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Take a picture, go to jail
Amy Jeffries, PBS.org
September 24, 2007
I snapped a
single frame of an empty butchery in Harare. For that I spent two
and a half days in the company of the Zimbabwean police. I'd gone
to the capital, Harare, to visit friends I had made seven years
ago, while studying there as an undergraduate.
My former host
mother, Amai,* and I were on our way from Queensdale, a sleepy suburb,
to a tea party honoring a young woman about to be married. We'd
stopped at the shopping center near Amai's house so that she could
get her hair done for the occasion. While Amai was stuck under the
dryer with her hair wrapped in bright plastic curlers, I ducked
out of the salon to buy a pack of gum. Saturday shoppers were buzzing
in and out of the supermarkets with their one-loaf rations of bread
or single package of milk.
Those who could
afford to supplement those hard-to-come-by staples also carried
purchases of spaghetti or canned beans. But the two butcheries were
completely idle. One was shuttered, while the door to the other
was open, though nobody appeared to be inside. Its shelves had been
I stepped inside
and pressed down the shutter of my camera. Someone must have heard
you doing?" said a young man in a black football jersey, who
appeared from the back. I started fumbling for excuses.
a picture, just taking a picture."
empty butchery? You can be arrested for that here. This is Zimbabwe."
This was not
the Zimbabwe I remembered. Seven years ago, my camera provoked curiosity
and conversation, not threats. But President Robert Mugabe's regime
has persistently blamed the West for the ongoing economic crisis
in the country. As a white American, I was now an object of suspicion
everywhere I went. Since 2002 new laws have been used to suppress
newspapers and journalists critical of the Mugabe regime and even
to detain some tourists for photographing seemingly innocuous subjects
like fruit carts and churches.
Up to that point
I had played it safe, mostly taking pictures within the 10-foot
walls around Amai's house. I'd taken a few shots of the dry stalks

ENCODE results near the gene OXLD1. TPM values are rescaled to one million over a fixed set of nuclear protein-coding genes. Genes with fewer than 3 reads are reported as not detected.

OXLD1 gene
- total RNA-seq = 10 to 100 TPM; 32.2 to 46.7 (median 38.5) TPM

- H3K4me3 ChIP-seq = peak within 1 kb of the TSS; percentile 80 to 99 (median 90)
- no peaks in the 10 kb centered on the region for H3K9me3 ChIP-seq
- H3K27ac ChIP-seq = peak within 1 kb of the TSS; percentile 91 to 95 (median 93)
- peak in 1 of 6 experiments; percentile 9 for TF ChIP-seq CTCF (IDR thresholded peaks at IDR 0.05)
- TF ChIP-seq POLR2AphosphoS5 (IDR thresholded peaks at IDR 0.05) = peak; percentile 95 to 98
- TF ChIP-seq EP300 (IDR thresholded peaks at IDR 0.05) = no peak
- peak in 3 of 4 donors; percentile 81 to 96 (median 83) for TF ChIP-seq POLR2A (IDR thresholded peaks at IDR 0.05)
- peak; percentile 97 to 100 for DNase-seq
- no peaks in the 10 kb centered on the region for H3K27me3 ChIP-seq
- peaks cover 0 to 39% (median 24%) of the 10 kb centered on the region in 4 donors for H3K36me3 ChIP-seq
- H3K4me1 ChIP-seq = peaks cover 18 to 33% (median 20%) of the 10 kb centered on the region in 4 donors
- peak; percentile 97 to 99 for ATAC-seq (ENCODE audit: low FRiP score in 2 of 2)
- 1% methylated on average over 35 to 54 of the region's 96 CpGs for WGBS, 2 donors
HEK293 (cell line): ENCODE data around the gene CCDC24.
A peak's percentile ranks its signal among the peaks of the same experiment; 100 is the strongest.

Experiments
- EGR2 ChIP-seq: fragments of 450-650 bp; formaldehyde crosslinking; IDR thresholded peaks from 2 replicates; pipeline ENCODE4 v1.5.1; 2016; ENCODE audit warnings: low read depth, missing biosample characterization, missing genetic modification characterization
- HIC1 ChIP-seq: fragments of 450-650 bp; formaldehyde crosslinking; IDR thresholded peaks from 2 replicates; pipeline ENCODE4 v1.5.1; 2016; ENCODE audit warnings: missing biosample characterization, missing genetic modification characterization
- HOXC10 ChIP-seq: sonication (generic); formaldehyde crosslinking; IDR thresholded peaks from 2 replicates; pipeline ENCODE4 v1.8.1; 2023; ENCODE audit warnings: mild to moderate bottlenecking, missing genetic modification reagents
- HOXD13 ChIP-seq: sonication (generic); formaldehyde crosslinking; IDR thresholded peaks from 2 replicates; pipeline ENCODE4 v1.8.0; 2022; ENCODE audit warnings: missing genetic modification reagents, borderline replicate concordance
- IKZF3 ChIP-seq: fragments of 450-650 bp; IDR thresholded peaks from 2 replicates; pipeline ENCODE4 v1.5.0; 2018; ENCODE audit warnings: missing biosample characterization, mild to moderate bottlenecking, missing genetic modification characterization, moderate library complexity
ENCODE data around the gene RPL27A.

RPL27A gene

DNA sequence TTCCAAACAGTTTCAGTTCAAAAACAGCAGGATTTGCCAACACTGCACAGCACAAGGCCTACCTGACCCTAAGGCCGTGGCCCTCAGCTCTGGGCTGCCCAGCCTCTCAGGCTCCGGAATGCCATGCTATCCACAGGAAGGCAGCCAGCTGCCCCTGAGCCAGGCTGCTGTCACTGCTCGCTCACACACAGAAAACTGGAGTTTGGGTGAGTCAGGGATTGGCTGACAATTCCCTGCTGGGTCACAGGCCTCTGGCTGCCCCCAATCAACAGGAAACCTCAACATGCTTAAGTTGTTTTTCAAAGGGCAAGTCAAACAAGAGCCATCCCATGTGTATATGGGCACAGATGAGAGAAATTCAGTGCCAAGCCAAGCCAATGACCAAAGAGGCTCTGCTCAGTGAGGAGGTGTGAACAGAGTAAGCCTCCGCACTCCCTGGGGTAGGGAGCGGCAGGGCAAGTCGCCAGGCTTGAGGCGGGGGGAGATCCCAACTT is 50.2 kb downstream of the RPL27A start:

of maize that the neighbors had planted along sidewalks and in previously
grassy medians as insurance against food shortages. For that, I
had gotten some funny looks, but that was all.
My heart was
already in my throat when the guy in the black jersey told me he
was going to turn me in. When he disappeared into the back, saying
he was going to call the authorities, I snuck away to the salon.
Amai was waiting for me, her hair all curled and fluffed. "Let
me just go to the loo," she said.
When she stepped
out of the bathroom, the guy from the butchery was waiting with
an entourage. An angry woman with drawn-on eyebrows stopped us as
we headed for the door.
we were in the back of a car bound for the nearest police station.
The woman flashed her ID at us from the front seat: She was Captain
Mary Muriza, a member of Zimbabwe's national army.
As we drove,
Muriza continued her tirade. She accused me of trying to tarnish
Zimbabwe's image abroad by photographing empty butcheries. She accused
Amai of accepting bribes from me in exchange for allowing me to
While we waited
inside the Braeside police station, I watched Amai's hands tremble,
as she quietly punched out a message on her cell phone to her friend.
We would be late for tea, but no worries, she wrote. Nearly an hour
passed before Chief Inspector Mthoko called us into his office.
He looked over
the report gathered from Muriza's statement. "Did you have